While we weren't paying attention, Miley Cyrus started a foundation to save our nation's homeless.

Once upon a time, Miley Cyrus took homeless runaway Jesse Helt on a date.

To the MTV Video Music Awards.


Jesse accepted Miley's VMA Award for Video of the Year with this speech:

"I am accepting this award on behalf of the 1.6 million runaways and homeless youth in the United States who are starving, lost, and scared for their lives right now. I know this because I'm one of these people. ... I've survived in shelters all over the city. I've cleaned your hotel rooms. I've been an extra in your movies. I've been an extra in your life. Although I may have been invisible to you on the streets, I have a lot of the same dreams that brought many of you here tonight."

The whole world was like, "What's the deal with Miley?" Some of the world was like, "Miley, is he your boyfriend?"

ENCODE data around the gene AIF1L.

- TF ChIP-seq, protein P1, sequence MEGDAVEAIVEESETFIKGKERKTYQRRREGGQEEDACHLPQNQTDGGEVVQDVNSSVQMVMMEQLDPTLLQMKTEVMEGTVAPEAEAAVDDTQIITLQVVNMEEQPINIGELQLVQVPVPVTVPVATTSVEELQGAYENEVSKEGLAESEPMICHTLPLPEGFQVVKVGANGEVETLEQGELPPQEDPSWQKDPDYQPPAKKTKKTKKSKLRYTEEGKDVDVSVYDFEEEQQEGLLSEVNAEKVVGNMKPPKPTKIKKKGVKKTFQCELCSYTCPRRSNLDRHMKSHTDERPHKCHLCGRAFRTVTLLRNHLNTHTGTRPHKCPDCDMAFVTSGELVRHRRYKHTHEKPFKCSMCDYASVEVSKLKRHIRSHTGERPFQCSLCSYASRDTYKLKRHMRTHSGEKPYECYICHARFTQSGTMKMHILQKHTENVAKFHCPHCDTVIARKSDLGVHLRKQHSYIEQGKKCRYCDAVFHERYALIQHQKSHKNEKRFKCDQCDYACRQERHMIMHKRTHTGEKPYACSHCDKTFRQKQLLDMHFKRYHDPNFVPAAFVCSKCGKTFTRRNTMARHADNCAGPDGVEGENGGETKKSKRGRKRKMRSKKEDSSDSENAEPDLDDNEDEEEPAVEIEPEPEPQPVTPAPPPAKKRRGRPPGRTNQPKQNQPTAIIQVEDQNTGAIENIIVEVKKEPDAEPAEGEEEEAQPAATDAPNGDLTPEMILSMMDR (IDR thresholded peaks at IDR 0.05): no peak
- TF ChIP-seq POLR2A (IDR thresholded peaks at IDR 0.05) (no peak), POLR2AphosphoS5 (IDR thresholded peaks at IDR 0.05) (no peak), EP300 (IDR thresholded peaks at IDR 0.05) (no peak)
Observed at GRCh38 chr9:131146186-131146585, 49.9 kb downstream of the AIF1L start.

!!!???

Miley was not messing around, world. She was seriously serious about homelessness.

And not just homelessness, but also LGBTQ issues — which is a seriously serious crosspoint for homeless youth. Here are four reasons that explain why:

1. 20% to 40% of America's homeless are LGBTQ.

(Image source: Instagram)

2. 10% of America's entire population is LGBTQ. That's a small amount of the entire population and a large amount of the homeless population.

It gets even harder for transgender homeless youth.

3. 1 in 3 homeless transgender youth are turned away from homeless shelters because of their gender identity or gender expression.

4. Over half of LGBTQ homeless youth commit suicide.

Miley says she doesn't really identify with gender so much, and she doesn't want gender expression to hold anyone back, much less force anyone into homelessness, much LESS make anyone's life in any way less than great.

Queen.

And now Miley is using her fame to support homeless and LGBTQ youth.

What began as a date to the MTV awards that many people wrote off as a publicity stunt, Miley has turned into a big foundation. A legit foundation. It's called Happy Hippie. And her aim with Happy Hippie is to bring more awareness and help to this really horrible problem of homeless youth — particularly LGBTQ homeless youth.